Water baths can work wonders for cheesecakes, and if you have the time and tools, go for it. I’m hoping the coasting trick will help those who are “almost there” on crack-free cakes, but just need another little hint. ~ MaryJane

  5. aneszzz

    Your presentation of the personal size servings of the cheesecake are awesome!

    Another way to make the cake gluten free for the crust is use Almond meal and chopped toasted pecans with the butter. Awesome!!! I also used xylotol 2/3 cup instead of the sugar to make it sugar free.
    Thanks for the tutorial!

  6. ebenezer94

    I usually make sour cream glazed cheesecakes, which hides a multitude of cracking sins. :) However, I greatly appreciate your procedure for trying to avoid cracks in the first place, which should allow me to branch out. I also really appreciate the inclusion of the cooking temp for the cheesecake. Now that I have my Thermapen, I really appreciate knowing the cooking temperature for baked goods. I wish more recipes would include that.
    Love, love, loveity-love the Thermapen. I never thought I could measure so many different temperatures. We’ll keep that in mind as we write future blogs too. ~ MaryJane

  7. "Sweet Hearts Baking"

    Love it! But, how in the world did you get it cut and out of that pan to make it so pretty? I could never cut perfect squares like you did, it is way too sticky and it would be destroyed with my first attempt. What is your technique?

    When we line the pan with parchment, we leave the paper long so that it comes up an over the sides of the pan. This gives us something to hold onto to lift the cake out is one piece. Cut using a ruler and a wet knife. Frank @ KAF.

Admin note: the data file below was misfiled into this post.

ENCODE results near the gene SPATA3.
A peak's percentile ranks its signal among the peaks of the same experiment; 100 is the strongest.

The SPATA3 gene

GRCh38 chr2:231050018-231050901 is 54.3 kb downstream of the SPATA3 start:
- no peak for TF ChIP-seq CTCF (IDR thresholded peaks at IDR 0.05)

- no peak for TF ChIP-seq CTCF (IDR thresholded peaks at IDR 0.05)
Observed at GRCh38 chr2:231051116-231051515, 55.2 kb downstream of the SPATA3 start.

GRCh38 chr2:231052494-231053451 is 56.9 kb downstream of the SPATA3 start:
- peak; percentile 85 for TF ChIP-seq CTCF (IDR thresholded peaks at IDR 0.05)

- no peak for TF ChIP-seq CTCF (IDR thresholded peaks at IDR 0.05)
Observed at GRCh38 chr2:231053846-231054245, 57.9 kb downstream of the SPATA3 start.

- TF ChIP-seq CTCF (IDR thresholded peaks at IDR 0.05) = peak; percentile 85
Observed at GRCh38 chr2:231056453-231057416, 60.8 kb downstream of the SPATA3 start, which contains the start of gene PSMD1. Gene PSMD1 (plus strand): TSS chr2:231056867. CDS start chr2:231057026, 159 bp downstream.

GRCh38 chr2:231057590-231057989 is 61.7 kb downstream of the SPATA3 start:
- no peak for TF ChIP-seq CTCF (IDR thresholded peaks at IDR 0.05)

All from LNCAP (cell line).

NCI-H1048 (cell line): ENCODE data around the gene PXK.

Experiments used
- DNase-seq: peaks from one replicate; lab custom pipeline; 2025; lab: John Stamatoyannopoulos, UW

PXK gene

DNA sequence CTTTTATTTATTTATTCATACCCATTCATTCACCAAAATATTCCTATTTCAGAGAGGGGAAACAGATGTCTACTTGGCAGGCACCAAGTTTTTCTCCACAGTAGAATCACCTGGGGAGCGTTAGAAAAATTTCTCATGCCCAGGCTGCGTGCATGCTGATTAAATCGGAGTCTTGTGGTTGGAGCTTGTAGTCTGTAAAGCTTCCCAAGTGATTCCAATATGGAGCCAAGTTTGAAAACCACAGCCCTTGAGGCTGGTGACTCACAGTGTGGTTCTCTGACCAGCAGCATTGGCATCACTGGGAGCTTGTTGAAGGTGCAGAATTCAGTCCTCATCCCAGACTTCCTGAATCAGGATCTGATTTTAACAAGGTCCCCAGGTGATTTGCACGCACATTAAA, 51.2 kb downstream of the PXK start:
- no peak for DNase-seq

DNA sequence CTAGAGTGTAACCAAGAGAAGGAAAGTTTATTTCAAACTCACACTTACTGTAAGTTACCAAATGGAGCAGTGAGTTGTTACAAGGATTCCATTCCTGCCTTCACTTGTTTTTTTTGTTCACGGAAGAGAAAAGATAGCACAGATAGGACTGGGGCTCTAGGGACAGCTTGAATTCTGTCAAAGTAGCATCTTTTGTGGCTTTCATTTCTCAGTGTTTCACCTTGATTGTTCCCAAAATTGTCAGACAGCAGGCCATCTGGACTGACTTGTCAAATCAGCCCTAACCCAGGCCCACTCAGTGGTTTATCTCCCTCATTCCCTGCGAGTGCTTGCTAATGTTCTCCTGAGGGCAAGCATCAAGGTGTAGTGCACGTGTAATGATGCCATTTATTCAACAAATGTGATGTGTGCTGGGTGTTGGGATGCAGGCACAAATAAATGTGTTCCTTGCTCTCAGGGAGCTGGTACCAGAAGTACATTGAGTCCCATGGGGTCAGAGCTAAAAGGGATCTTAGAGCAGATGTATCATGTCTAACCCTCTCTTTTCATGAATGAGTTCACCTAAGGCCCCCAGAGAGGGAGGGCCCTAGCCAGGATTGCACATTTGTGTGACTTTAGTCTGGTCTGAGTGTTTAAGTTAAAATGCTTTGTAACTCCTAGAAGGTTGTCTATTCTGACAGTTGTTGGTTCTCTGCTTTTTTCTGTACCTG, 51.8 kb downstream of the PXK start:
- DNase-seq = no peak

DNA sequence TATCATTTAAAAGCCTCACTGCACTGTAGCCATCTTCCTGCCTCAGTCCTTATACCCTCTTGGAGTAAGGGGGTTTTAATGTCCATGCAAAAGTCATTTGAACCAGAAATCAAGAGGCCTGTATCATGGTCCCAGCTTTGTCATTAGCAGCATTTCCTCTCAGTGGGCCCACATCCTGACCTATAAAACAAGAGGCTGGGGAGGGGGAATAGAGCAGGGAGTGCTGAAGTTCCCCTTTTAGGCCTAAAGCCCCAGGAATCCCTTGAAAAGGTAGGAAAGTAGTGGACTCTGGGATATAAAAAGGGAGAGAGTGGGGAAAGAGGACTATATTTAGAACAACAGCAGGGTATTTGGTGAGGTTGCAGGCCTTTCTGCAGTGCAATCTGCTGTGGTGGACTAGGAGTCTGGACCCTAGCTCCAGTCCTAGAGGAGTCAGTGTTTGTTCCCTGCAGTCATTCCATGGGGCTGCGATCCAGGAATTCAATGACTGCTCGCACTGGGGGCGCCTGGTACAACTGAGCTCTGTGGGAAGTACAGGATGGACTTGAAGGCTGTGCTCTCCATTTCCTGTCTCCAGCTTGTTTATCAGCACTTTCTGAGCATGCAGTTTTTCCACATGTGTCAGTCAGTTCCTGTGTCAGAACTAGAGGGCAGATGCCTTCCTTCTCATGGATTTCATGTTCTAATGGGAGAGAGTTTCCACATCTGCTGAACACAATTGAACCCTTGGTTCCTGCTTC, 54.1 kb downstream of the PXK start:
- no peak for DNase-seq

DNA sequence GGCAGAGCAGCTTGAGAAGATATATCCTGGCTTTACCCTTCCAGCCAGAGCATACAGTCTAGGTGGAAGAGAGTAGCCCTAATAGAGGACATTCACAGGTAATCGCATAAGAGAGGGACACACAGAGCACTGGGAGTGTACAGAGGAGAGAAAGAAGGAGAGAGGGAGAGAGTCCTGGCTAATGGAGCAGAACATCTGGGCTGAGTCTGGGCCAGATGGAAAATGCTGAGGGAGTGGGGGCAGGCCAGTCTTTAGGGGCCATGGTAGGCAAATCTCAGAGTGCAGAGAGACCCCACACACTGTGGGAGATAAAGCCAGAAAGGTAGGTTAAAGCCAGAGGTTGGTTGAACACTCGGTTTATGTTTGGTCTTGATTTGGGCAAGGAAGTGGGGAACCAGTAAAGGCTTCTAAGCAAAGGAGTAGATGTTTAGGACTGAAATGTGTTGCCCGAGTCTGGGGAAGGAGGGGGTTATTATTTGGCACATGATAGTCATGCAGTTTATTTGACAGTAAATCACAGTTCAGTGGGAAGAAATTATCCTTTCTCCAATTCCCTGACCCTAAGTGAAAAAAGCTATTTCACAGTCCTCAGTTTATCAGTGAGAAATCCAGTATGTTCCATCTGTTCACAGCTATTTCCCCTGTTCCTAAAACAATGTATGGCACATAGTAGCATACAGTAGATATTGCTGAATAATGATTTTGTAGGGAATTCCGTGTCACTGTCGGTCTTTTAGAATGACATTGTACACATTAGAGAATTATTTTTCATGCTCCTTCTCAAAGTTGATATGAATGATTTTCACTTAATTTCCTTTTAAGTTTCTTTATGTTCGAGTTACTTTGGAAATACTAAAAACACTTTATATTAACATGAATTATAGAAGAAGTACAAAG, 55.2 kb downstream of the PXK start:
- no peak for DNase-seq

I also cut out one strip of “sacrifice” cheesecake so I could get to the center pieces more easily. Then I used a knife dipped in hot water and wiped clean to cut neat squares. ~ MaryJane

    1. Eileen

      The ideal way would be to use a rectangle cheesecake pan with a removable bottom. You just put the whole pan on top of a big can or something and slowly and carefully push the sides down. It helps to warm us the sides with a hot wet towel. Here is an example from

  8. charliez

    In my country, we cannot find canned pumpkin puree, do you guys have a recipe on how to make it from scratch? I have done the NY Cheesecake and it comes out wonderful, can’t wait to make the pumpkin version for these season!
    Hi there,
    Here’s a link on how to cook pumpkins for making puree. I think it should work out just fine for you. Enjoy! ~ MaryJane

  9. nocents

    The cheesecake tasting idea is a winner. We’re having an “open house” for Christmas this year. I was going to make a variety of cookies, but I think this will be just perfect. I’ll make a couple of plain cheesecakes and put lots of different topping for everyone to try. I think this will be the perfect dessert for an ever growing Italian Family Christmas. Love it love it love it.

    Carolyn Anne
    I bet you will be the envy of the neighborhood this year! Just let us know when to show up. ~ MaryJane

  10. LovelyLeanne

    WOW, this looks amazing, and like something I could actually do at home– thank you! (Now I know what I’ll be making for Thanksgiving dessert … ) My Mom’s cheesecake always cracks, so I’m glad for the tips on avoiding that.